After the unparalleled success of the award-winning film
A Love That Kills, the Speers Society recognized the urgent need
and relevant programming in the area of relationship abuse.
Whenever the film was shown, youth made disclosures 100% of the time
asked for information and support.
As we travelled across Canada
we spoke with hundreds of educators who appealed to us to develop
the instructional guide to enhance
the positive learning opportunities of the film A
Love That Kills. We listened carefully when educators
emphasized that only curriculum-based
programs would be considered in the school climate today and
so we developed CHOICES for Positive Youth
Relationships to meet the provincial
Ministry curriculum guidelines in a variety of subjects.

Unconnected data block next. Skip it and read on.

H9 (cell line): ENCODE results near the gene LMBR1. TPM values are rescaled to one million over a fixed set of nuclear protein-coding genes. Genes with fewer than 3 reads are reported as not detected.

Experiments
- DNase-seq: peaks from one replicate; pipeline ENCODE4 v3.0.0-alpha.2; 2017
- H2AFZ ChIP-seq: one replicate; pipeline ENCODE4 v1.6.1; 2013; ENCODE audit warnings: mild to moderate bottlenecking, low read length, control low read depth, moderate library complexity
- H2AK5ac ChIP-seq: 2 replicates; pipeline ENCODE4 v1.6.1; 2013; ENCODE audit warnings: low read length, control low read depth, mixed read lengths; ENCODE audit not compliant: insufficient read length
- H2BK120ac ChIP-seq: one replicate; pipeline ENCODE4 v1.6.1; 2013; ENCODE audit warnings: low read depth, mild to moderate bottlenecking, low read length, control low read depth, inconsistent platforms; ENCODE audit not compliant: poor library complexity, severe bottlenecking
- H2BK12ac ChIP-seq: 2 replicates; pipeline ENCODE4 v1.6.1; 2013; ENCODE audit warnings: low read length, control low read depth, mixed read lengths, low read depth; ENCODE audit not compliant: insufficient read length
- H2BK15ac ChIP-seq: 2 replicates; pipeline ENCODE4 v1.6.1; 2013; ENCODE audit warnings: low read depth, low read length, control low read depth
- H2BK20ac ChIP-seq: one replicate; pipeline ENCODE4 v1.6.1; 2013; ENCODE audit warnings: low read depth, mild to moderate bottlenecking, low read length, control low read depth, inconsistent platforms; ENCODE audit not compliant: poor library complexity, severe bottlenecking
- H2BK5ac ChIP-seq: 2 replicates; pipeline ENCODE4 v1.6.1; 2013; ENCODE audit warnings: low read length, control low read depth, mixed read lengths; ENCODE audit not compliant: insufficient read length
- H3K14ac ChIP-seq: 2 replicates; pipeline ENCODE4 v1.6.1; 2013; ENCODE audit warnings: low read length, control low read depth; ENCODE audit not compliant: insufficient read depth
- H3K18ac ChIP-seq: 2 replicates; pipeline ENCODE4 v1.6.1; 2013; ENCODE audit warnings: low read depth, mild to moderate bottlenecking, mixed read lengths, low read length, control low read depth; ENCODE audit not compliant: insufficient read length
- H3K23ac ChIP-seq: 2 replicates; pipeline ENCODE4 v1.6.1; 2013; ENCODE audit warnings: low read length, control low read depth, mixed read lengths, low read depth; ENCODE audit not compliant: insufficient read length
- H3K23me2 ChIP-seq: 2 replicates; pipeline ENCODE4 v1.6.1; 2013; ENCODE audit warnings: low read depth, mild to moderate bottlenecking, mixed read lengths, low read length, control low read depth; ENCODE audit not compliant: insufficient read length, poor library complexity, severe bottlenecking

to base our project on anecdotal information alone, the Speers
Society initiated an arms-length needs assessment,
by in Toronto
who researched 14 pilot schools in 4 provinces across Canada. Summary
Perpetration of dating
violence was frequently reported.
to the empirical data, we solicited feedback from focus groups
of youth and experts in youth issues. They emphasized the
need for a program that raises awareness of warning signs, develops
positive skills and offers support to sustain those positive choices.
They emphasised a need for non gender-specific programming that
broadens the definition of relationship to include friendships and
They asked us for a program that would allow youth the opportunity
to discuss issues about relationships within a safe and caring
Abuse exacts a high price in pain and suffering, forfeited
opportunities and lives lost due to violence. We owe all our youth
to learn safe and effective relationship skills that they can
transport into adult relationships, challenging work situations,